Here is an excerpt from the new book The Big Short by Michael Lewis as published in Vanity Fair.
The main character is Michael Burry, who like many traders, is idiosyncratic, driven, intelligent, and hard-working. In Burry’s case though, the market for what he was looking for didn’t exactly exist when he formulated his initial thesis. This to me is a much more interesting read than Liar’s Poker, which I hated.
The faint ticking sound of these loans would grow louder with time, until eventually a lot of people would suspect, as he suspected, that they were bombs. Once that happened, no one would be willing to sell insurance on subprime-mortgage bonds. He needed to lay his chips on the table now and wait for the casino to wake up and change the odds of the game. A credit-default swap on a 30-year subprime-mortgage bond was a bet designed to last for 30 years, in theory. He figured that it would take only three to pay off.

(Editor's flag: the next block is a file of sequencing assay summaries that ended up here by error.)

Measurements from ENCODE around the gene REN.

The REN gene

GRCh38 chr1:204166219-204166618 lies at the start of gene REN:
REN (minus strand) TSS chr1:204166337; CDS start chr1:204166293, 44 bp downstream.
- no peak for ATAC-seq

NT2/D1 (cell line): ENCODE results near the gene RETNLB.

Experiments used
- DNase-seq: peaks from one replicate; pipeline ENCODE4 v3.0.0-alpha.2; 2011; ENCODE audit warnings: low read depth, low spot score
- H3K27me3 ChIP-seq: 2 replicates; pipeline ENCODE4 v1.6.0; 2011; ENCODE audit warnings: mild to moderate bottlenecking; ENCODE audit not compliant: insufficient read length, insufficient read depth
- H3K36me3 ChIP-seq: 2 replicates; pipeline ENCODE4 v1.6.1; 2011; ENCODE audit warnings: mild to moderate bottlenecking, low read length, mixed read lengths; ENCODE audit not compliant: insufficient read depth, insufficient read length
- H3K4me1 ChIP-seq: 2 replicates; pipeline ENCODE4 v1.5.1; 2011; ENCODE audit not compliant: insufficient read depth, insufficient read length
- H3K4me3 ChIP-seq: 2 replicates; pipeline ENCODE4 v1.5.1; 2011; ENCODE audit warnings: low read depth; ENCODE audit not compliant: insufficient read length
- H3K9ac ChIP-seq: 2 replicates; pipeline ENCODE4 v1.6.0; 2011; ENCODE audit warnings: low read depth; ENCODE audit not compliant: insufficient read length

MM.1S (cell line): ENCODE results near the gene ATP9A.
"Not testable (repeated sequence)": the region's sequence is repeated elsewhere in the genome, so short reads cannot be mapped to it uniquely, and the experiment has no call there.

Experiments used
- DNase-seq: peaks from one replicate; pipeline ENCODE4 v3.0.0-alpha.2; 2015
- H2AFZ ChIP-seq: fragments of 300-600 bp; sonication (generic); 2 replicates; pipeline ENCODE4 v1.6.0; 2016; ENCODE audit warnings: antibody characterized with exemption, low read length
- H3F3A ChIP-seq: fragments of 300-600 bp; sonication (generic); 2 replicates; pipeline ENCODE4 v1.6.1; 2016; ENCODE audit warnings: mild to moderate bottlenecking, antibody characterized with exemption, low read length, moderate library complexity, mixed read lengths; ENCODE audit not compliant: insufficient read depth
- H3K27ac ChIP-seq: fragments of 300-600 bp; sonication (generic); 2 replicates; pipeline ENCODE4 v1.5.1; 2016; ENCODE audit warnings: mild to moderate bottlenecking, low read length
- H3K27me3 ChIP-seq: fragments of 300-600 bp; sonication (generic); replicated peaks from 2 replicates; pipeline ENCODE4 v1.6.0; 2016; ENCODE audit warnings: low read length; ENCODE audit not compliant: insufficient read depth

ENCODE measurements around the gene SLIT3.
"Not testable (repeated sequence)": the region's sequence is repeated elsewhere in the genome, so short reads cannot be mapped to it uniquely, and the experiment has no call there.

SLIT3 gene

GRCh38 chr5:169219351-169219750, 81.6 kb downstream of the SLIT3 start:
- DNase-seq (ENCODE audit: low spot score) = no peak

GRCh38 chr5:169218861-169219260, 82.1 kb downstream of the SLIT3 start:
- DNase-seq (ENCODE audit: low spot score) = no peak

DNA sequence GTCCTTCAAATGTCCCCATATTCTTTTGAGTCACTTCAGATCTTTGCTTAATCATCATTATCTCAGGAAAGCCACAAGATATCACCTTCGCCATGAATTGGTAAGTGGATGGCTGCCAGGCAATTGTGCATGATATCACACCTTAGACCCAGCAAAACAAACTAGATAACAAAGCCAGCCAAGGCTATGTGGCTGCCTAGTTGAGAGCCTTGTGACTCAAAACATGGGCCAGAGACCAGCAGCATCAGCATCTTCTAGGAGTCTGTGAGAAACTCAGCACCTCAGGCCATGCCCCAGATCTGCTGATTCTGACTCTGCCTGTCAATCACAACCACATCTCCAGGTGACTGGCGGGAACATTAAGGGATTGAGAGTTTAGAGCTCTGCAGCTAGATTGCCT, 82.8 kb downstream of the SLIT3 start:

The only problem was that there was no such thing as a credit-default swap on a subprime-mortgage bond, not that he could see. He’d need to prod the big Wall Street firms to create them. But which firms? If he was right and the housing market crashed, these firms in the middle of the market were sure to lose a lot of money. There was no point buying insurance from a bank that went out of business the minute the insurance became valuable. He didn’t even bother calling Bear Stearns and Lehman Brothers, as they were more exposed to the mortgage-bond market than the other firms. Goldman Sachs, Morgan Stanley, Deutsche Bank, Bank of America, UBS, Merrill Lynch, and Citigroup were, to his mind, the most likely to survive a crash. He called them all. Five of them had no idea what he was talking about; two came back and said that, while the market didn’t exist, it might one day. Inside of three years, credit-default swaps on subprime-mortgage bonds would become a trillion-dollar market and precipitate hundreds of billions of losses inside big Wall Street firms. Yet, when Michael Burry pestered the firms in the beginning of 2005, only Deutsche Bank and Goldman Sachs had any real interest in continuing the conversation. No one on Wall Street, as far as he could tell, saw what he was seeing.
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